The men were found guilty of conspiring to corruptly obtain payments by supplying confidential information about contracts for five oil and gas projects in Iran, Egypt, Russia, Singapore and the United Arab of Emirates between 2001 and 2009. The total value of the contracts was approximately £70 million, the Serious Fraud Office (SFO) said.
Andrew Rybak, 55, from Newbury; Ronald Saunders, 64, from Hook; Philip Hammond, 57, from Brussels; and Barry Smith, 71, from Hindhead, were convicted of the offences at Southwark Crown Court on Wednesday.
The convictions followed a joint investigation by the SFO and the City of London Police. The investigation started in April 2008 and was prompted when a company bidding for a contract in Singapore reported that Rybak had made a "suspicious approach" offering information about the process in return for money, the SFO said. Further evidence of suspected corruption was then discovered in relation to the other contracts and identified Rybak, Saunders, Hammond and Smith as being involved, it said.
The men were charged with offences of conspiracy to corruption in September 2010 after investigators had searched mobile phone data, travel records and information in e-mails in a trawl for evidence. A fifth man, who had been charged, was not convicted of any offence on Wednesday after the jury failed to reach a verdict.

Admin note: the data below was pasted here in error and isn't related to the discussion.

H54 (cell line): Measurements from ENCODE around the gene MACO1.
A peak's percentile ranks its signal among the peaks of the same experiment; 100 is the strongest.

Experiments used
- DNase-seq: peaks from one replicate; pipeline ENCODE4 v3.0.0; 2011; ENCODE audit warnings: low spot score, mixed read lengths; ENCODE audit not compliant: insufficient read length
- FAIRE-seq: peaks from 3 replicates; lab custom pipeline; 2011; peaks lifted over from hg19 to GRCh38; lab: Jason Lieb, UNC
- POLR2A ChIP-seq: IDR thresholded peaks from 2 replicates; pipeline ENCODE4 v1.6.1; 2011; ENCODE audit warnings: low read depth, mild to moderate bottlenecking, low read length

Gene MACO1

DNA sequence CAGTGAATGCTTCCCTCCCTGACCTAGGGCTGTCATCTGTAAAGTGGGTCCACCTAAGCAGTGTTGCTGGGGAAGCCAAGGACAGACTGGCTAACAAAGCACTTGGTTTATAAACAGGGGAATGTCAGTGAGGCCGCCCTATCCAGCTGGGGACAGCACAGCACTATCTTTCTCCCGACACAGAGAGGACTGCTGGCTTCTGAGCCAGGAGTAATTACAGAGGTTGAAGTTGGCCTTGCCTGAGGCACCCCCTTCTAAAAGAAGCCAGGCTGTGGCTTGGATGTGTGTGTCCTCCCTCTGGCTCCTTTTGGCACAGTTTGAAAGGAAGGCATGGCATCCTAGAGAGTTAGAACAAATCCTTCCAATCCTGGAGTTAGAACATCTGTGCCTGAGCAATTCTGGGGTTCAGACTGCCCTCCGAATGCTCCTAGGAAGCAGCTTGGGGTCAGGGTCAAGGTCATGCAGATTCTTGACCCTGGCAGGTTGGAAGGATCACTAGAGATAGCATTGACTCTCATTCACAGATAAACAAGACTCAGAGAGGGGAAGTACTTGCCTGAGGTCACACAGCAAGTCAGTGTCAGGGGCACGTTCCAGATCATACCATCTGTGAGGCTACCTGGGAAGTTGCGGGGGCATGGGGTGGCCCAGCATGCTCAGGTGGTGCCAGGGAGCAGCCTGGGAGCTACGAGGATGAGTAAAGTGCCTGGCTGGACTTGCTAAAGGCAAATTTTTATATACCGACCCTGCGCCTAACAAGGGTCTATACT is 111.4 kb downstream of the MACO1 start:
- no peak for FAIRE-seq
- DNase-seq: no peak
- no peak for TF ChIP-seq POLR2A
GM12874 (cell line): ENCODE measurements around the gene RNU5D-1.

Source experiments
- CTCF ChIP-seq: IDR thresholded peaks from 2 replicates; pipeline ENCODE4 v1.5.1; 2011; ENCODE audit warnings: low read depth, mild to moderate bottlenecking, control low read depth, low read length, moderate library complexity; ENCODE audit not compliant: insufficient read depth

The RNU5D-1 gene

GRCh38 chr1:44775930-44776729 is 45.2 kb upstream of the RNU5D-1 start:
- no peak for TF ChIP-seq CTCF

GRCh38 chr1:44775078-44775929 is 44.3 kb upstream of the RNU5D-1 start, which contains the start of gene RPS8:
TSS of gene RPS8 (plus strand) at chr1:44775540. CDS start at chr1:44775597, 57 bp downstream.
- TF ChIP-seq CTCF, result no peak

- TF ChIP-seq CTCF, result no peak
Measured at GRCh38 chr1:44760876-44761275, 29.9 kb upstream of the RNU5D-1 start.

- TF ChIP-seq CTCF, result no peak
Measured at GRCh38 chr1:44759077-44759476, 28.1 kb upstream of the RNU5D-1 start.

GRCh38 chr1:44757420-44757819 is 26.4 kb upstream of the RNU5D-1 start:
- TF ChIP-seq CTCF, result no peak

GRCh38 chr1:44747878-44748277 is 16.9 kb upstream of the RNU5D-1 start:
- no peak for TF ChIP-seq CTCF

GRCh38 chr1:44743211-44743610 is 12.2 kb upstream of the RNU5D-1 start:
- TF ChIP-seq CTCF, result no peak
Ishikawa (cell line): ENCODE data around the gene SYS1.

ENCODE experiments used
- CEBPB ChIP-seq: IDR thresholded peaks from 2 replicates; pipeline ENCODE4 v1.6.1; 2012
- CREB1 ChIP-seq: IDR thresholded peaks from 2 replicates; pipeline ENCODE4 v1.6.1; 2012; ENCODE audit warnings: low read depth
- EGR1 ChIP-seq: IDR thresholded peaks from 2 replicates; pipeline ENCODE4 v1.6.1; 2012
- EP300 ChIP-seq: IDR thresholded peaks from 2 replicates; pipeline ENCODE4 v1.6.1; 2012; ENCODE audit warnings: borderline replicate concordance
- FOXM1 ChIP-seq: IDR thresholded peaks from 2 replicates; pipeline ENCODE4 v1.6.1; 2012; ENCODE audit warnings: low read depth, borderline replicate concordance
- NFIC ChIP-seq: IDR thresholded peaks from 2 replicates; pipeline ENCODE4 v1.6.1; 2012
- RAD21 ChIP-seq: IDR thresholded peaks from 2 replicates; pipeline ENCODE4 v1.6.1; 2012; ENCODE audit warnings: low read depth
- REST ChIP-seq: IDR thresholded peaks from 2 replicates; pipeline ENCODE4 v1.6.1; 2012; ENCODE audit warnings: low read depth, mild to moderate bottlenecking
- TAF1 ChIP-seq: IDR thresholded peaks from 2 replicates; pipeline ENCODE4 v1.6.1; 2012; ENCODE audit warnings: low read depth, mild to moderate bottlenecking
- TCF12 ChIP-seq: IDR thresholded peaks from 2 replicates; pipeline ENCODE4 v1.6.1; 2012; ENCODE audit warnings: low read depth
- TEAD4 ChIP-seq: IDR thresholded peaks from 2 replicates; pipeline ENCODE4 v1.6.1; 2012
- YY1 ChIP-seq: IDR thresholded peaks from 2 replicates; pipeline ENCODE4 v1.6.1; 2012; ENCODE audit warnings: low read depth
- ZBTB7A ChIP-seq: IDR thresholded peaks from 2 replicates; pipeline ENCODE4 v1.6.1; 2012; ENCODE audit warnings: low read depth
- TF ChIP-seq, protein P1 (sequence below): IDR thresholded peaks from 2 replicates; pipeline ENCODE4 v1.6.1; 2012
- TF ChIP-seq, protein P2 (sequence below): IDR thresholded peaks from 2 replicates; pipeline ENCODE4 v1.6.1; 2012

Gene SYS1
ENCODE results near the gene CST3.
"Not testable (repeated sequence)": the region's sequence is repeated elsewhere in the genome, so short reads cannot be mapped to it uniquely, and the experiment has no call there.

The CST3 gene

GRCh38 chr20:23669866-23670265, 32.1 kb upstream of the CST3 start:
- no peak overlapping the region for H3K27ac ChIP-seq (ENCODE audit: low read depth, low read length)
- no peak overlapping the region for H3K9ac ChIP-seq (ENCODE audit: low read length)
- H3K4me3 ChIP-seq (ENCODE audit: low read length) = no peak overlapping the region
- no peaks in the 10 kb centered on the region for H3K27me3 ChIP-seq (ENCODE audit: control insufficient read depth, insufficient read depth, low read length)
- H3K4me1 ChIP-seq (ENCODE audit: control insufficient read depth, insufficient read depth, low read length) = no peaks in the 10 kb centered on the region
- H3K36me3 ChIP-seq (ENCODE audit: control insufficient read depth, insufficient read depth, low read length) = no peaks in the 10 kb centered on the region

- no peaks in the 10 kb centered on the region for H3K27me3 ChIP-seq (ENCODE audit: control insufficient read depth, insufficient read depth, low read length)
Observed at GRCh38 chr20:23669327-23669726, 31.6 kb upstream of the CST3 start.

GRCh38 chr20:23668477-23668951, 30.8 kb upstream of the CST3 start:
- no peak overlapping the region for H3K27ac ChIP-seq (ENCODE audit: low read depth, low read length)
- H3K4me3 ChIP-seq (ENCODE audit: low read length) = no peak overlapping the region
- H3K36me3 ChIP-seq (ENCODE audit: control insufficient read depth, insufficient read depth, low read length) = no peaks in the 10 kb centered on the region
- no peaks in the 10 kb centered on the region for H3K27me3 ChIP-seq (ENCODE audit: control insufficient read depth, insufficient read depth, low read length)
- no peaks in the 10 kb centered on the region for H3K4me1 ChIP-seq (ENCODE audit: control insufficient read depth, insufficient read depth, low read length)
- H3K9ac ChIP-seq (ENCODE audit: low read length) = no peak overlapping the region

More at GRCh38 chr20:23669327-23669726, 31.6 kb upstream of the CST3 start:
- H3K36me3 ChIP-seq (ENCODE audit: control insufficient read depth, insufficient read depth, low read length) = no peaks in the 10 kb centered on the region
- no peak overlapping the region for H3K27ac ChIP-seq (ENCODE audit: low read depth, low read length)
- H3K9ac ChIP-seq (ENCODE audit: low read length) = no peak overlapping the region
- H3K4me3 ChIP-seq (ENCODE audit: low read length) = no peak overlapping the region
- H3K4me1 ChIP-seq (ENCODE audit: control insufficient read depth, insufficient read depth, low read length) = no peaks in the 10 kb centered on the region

Under the Criminal Law Act individuals are guilty of conspiring to commit an offence if they carry out actions "in accordance with their intentions" that they had agreed with others that "will necessarily amount to or involve the commission of any offence or offences by one or more of the parties to the agreement, or would do so but for the existence of facts which render the commission of the offence or any of the offences impossible".
Under the Prevention of Corruption Act a person can be jailed for obtaining or accepting, or agreeing to obtain or accept, "any gift or consideration as an inducement or reward for doing or forbearing to do ... any act in relation to his [employer's] affairs or business, or for showing or forbearing to show favour or disfavour to any person in relation to his [employer's] affairs or business".
"Corruption in business life diminishes society," Richard Alderman, Director of the SFO, said in a statement.
"[This] outcome makes it clear that it will not be tolerated. The investigation is an excellent example of collaboration between the City of London Police and the SFO. Each of us used our particular powers and skills, combined in a complex case with significant international links," he said.
Rybak, Saunders, Hammond and Smith will be sentenced on 30 January. The SFO said it would begin "confiscation proceedings". Rybak, Saunders and Hammond had shared hundreds of thousands of pounds between them for their part in the exchange of information regarding bids for the contracts, the SFO said.